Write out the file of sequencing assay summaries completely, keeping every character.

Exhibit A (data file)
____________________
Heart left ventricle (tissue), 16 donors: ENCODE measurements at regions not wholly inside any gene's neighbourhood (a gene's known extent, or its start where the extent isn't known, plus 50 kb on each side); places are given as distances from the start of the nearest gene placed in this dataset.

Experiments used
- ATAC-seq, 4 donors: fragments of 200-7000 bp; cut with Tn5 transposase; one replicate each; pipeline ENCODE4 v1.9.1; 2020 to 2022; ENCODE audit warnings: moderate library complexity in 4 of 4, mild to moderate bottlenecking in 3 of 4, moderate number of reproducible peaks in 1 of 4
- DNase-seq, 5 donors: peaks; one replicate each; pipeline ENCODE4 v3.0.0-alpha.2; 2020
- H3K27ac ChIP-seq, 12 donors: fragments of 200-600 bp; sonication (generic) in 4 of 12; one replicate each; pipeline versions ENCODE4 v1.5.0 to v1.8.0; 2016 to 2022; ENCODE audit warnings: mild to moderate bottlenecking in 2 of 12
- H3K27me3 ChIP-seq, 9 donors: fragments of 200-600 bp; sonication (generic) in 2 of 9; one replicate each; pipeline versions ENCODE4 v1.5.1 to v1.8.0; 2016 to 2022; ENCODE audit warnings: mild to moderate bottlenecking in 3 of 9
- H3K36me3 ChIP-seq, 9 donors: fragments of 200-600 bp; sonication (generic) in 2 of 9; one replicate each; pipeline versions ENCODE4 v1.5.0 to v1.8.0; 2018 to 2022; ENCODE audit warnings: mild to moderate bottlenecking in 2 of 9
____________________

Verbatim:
Heart left ventricle (tissue), 16 donors: ENCODE measurements at regions not wholly inside any gene's neighbourhood (a gene's known extent, or its start where the extent isn't known, plus 50 kb on each side); places are given as distances from the start of the nearest gene placed in this dataset.

Experiments used
- ATAC-seq, 4 donors: fragments of 200-7000 bp; cut with Tn5 transposase; one replicate each; pipeline ENCODE4 v1.9.1; 2020 to 2022; ENCODE audit warnings: moderate library complexity in 4 of 4, mild to moderate bottlenecking in 3 of 4, moderate number of reproducible peaks in 1 of 4
- DNase-seq, 5 donors: peaks; one replicate each; pipeline ENCODE4 v3.0.0-alpha.2; 2020
- H3K27ac ChIP-seq, 12 donors: fragments of 200-600 bp; sonication (generic) in 4 of 12; one replicate each; pipeline versions ENCODE4 v1.5.0 to v1.8.0; 2016 to 2022; ENCODE audit warnings: mild to moderate bottlenecking in 2 of 12
- H3K27me3 ChIP-seq, 9 donors: fragments of 200-600 bp; sonication (generic) in 2 of 9; one replicate each; pipeline versions ENCODE4 v1.5.1 to v1.8.0; 2016 to 2022; ENCODE audit warnings: mild to moderate bottlenecking in 3 of 9
- H3K36me3 ChIP-seq, 9 donors: fragments of 200-600 bp; sonication (generic) in 2 of 9; one replicate each; pipeline versions ENCODE4 v1.5.0 to v1.8.0; 2018 to 2022; ENCODE audit warnings: mild to moderate bottlenecking in 2 of 9